It was a wonderfully entertaining performance by Wales at the Stadio Flaminio on Saturday.
To score six tries away from home takes some doing - and the tries were beautifully crafted.
The manner in which Wales started was tremendous, it really knocked the stuffing out of Italy and allowed us to take the impetus.
But we nearly got carried away, with some players becoming quite individual and doing their own thing, whereas Wales look much better when working as a team.
We were always in control against a formidable Italian front row, which was especially pleasing
as Italy had run the Irish so close last week.
Gethin Jenkins was very good at loose-head and offered an awful lot in the loose with his work-rate. Wales got the ball away from the tackle area as quickly as possible, giving the heavier, more cumbersome Italian pack no chance to settle or get organised. They were always on their heels.
The key was the interplay between the forwards and backs, the angled running and the support play. It gave the Italian defence no chance.
Man-of-the-match Martyn Williams put in an outstanding wing-forward display which, allied to Dwayne Peel's sensible use of the ball, provided our talented backs with lots of space. And the game was made for Shane Williams - fast and loose.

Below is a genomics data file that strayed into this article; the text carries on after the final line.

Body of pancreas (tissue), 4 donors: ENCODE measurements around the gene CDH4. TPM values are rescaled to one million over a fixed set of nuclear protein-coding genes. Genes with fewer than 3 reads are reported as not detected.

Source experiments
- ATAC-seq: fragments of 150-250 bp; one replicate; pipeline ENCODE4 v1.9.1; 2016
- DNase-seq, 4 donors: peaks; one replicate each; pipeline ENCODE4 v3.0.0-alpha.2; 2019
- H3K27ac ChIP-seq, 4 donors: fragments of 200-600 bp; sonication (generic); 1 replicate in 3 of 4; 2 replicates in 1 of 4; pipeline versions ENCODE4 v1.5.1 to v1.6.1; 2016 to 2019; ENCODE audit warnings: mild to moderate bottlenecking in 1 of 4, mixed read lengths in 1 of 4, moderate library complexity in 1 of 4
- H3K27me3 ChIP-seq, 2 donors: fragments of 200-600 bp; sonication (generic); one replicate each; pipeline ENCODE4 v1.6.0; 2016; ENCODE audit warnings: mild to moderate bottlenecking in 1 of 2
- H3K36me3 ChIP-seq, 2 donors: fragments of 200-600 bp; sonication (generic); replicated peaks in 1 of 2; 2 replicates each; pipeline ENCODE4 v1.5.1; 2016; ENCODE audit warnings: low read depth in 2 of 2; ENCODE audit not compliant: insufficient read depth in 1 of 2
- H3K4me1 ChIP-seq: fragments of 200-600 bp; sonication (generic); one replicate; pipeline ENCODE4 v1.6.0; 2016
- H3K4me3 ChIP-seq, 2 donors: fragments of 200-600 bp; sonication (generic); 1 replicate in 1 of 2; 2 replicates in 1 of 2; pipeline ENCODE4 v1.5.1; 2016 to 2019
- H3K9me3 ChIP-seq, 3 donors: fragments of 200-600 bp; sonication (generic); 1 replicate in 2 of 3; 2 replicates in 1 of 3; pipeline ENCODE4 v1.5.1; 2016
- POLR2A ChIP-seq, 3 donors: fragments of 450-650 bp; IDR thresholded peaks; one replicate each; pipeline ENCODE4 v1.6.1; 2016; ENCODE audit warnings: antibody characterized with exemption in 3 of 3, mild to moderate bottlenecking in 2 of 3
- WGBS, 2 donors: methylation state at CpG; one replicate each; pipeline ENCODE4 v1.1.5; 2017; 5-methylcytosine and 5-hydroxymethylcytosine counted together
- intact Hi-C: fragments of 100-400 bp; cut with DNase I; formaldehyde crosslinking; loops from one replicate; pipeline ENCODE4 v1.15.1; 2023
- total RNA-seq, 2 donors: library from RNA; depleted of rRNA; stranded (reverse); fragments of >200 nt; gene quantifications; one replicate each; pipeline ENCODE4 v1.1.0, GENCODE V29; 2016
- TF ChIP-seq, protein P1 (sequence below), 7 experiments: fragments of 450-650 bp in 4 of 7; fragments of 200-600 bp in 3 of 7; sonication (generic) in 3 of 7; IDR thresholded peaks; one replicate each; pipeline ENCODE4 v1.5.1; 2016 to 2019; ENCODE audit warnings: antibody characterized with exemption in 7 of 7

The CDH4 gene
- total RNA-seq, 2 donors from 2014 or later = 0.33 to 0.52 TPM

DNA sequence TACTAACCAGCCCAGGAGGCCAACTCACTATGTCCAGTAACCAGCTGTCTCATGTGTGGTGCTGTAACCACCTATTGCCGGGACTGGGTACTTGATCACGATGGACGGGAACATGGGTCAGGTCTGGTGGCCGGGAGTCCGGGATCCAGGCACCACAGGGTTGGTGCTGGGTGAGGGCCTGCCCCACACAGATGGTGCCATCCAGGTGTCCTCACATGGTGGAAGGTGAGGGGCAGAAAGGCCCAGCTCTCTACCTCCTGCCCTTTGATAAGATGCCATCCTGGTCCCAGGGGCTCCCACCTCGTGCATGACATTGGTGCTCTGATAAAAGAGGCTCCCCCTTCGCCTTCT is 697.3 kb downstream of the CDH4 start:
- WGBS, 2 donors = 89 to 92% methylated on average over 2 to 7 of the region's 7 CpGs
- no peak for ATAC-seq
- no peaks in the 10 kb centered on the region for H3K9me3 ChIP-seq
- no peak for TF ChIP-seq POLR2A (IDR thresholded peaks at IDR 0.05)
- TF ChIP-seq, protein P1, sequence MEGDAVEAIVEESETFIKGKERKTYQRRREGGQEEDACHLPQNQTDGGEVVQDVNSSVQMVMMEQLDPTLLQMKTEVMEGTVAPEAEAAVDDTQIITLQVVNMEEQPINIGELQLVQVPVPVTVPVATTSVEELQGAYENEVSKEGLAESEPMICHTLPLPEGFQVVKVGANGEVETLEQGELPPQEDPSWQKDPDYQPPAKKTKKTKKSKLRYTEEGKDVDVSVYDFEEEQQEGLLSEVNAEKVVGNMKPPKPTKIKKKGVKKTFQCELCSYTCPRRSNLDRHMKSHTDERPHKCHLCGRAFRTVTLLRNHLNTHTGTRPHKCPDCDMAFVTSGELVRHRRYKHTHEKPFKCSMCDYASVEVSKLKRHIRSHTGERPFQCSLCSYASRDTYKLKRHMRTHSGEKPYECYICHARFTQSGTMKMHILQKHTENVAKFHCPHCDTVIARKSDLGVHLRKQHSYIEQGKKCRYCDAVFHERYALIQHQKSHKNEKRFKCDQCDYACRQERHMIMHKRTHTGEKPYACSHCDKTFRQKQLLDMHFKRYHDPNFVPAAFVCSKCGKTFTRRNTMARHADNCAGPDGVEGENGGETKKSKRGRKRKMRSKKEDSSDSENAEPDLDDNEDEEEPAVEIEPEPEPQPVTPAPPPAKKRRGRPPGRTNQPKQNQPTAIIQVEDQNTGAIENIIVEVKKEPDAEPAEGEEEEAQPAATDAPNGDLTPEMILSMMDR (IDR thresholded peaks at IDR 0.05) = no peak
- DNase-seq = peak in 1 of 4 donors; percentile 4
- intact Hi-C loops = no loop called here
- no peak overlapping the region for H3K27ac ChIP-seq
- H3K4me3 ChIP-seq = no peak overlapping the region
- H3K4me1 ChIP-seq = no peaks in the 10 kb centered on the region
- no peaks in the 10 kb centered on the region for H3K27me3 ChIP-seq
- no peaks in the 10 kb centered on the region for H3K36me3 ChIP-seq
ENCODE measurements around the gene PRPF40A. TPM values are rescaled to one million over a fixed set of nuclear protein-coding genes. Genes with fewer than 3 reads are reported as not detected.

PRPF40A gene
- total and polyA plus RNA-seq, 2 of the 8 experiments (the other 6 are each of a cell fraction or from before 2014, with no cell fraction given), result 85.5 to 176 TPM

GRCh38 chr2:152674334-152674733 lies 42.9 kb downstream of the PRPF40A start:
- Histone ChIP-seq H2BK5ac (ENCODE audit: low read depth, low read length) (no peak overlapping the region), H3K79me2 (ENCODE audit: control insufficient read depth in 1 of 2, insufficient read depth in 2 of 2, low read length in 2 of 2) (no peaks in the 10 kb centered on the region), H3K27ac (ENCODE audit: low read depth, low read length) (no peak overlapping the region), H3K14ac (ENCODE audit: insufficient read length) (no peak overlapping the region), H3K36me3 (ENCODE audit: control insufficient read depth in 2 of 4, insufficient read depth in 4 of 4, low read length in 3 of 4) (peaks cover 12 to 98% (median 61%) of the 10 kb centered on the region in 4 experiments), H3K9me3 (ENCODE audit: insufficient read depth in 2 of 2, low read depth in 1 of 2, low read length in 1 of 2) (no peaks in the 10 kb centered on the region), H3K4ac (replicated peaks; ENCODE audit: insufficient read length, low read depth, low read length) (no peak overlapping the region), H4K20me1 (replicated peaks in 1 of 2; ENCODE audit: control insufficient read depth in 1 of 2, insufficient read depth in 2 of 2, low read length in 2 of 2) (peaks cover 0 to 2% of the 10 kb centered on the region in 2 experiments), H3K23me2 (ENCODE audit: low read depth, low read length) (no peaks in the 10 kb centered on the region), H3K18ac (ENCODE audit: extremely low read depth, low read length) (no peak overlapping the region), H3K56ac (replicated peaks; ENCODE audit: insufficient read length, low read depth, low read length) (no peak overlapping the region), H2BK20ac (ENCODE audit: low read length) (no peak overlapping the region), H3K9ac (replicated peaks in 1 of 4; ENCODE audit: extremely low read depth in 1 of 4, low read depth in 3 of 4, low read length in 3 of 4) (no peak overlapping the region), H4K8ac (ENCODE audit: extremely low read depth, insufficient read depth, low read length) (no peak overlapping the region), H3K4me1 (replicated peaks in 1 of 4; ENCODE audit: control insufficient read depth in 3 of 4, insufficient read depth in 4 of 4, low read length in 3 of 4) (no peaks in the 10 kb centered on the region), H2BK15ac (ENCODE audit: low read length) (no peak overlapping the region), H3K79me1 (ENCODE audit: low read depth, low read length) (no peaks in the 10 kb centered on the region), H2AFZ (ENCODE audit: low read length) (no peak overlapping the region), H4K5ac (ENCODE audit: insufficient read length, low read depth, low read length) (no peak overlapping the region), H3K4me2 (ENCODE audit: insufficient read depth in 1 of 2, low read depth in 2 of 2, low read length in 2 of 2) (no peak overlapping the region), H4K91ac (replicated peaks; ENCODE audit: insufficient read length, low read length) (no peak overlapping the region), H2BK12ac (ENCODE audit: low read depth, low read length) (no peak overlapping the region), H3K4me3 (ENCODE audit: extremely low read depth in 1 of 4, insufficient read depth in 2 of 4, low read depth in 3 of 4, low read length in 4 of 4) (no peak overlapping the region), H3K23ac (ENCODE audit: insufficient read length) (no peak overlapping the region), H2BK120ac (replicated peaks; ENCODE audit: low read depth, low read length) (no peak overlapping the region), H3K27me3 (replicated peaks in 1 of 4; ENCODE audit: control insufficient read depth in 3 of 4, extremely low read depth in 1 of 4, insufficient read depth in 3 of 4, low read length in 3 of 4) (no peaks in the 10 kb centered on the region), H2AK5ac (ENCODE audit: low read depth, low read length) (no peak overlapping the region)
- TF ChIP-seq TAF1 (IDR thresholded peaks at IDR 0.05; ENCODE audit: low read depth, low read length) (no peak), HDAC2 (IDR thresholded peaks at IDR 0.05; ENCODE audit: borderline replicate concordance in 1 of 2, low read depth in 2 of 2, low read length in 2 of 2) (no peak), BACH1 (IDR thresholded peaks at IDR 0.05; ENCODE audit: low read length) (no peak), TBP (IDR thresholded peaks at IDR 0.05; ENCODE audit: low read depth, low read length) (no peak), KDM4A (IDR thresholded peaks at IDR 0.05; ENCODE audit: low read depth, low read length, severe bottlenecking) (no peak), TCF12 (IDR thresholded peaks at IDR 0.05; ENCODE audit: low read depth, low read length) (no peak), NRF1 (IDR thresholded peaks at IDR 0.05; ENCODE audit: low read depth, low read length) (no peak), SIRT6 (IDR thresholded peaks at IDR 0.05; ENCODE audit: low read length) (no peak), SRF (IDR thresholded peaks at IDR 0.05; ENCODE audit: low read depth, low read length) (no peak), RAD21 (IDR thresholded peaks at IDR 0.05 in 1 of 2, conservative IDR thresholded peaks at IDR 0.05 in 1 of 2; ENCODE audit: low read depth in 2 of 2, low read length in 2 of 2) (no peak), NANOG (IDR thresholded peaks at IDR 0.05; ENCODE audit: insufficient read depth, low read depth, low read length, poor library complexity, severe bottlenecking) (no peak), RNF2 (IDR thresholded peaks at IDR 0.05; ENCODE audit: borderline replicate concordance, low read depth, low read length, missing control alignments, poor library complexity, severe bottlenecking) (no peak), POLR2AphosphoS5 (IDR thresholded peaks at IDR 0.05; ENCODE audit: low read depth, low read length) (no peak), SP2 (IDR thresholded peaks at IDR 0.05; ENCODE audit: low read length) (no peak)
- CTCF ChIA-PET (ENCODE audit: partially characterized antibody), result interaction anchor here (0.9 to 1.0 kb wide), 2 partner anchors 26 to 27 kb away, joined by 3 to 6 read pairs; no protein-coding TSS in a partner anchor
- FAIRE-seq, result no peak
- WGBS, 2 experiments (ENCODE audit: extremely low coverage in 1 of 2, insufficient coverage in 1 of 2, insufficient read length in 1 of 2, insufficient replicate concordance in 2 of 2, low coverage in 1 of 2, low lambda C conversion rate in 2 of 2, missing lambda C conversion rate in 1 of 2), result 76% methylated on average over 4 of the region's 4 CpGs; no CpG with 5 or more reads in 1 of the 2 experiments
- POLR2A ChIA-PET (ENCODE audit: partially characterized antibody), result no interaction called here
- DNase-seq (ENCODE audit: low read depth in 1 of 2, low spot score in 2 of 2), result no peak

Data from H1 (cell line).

Italy were unable to penetrate our back line, who had the class to control the game. Their only try came courtesy of a Welsh mistake when Luciano Orquera charged down Gavin Henson's attempted chip.
The triumph in Rome was our first away win since 2001 - and gave us back-to-back victories for the first time since the same season. And it was so important that we built on last week's win over England, rather than it being a one-off.
Although we can enjoy having acquired this winning habit, we mustn't get carried away - but then Mike Ruddock and the Welsh management are very good at dampening down over-jubilance.
We must not now be naive now and start looking ahead to the last game against Ireland next month. We can't afford to do that. It's a cliché but we have to take one game at a time - which means focusing 100 percent on the trip to Paris on February 26.
But it's certainly fun watching Welsh rugby at the moment!
After Ireland's heroic big-game hunt of the Springboks and Scotland's six-try runaround of the Pumas, the challenge of engineering the most spectacular win of the autumn series now falls on Wales, writes Peter Jackson.